“And unto the angel of the church of the Laodiceans write; These things saith the Amen, the faithful and true witness, the beginning of the creation of God; I know thy works, that thou art neither cold nor hot: I would thou wert cold or hot. So then because thou art lukewarm, and neither cold nor hot, I will spue thee out of my mouth. Because thou sayest, I am rich, and increased with goods, and have need of nothing; and knowest not that thou art wretched, and miserable, and poor, and blind, and naked: I counsel thee to buy of me gold tried in the fire, that thou mayest be rich; and white raiment, that thou mayest be clothed, and that the shame of thy nakedness do not appear; and anoint thine eyes with eyesalve, that thou mayest see” (Revelation 3:14-18).
Since the messages to the seven churches reflect the entire course of the history of the Christian church (Rev. 1:11; 2:1), the seventh message must represent the experience of the church during the closing period of earth’s history.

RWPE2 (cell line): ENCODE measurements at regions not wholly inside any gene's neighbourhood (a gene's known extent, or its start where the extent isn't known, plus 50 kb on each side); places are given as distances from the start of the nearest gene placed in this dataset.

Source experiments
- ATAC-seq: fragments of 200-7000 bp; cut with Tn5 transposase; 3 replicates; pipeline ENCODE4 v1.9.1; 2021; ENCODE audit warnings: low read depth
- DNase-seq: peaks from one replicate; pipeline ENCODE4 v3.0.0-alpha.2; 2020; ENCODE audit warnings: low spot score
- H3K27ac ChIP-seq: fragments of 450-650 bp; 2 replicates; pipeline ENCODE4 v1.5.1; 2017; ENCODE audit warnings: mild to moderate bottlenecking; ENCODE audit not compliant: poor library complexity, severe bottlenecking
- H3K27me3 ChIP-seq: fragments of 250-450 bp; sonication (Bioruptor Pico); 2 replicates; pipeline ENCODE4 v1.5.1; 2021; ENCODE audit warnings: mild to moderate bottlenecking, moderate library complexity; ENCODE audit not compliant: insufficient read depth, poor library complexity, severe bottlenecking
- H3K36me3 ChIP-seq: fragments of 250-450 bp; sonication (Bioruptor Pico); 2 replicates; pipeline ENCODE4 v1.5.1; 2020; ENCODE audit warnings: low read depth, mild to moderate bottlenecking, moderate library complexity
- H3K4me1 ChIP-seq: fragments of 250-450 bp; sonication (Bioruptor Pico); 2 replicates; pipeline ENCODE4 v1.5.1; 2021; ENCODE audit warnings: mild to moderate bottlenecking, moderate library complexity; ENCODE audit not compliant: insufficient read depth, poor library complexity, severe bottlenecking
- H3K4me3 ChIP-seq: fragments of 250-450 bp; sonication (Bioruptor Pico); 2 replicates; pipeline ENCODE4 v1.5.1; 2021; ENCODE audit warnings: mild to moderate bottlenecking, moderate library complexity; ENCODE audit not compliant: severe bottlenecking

The spiritual condition of the Laodiceans was more dangerous than if the church had been cold. Lukewarm Christianity preserves enough of the form, and even of the content of the gospel, to dull the the spirit and make men lax to the effort necessary to the attainment of the high ideal of a victorious life in Christ. The typical Laodiceans are content with things as they are and proud of the little progress they have made. It is hard to convince them of their great need and of how far they are from the goal of perfection.
Therefore, God offers the Laodiceans the following to heal it:
White raiment: The white raiment is the righteousness of Christ (Gal. 3:27; Matt. 22:11; Rev. 3:4).
Eyesalve: This is the work of the Holy Spirit (John 16:8–11). Only through His convicting work on the heart can spiritual blindness be removed.
A recognition of this application stands as a constant rebuke to self-satisfaction and an encouragement to live wholeheartedly according to the pattern of a of perfect life in Christ Jesus (ch. 3:18). The Laodiceans are called upon to experience the warmth and enthusiasm that comes with true repentance, consecration, and devotion to Christ.
In His service,
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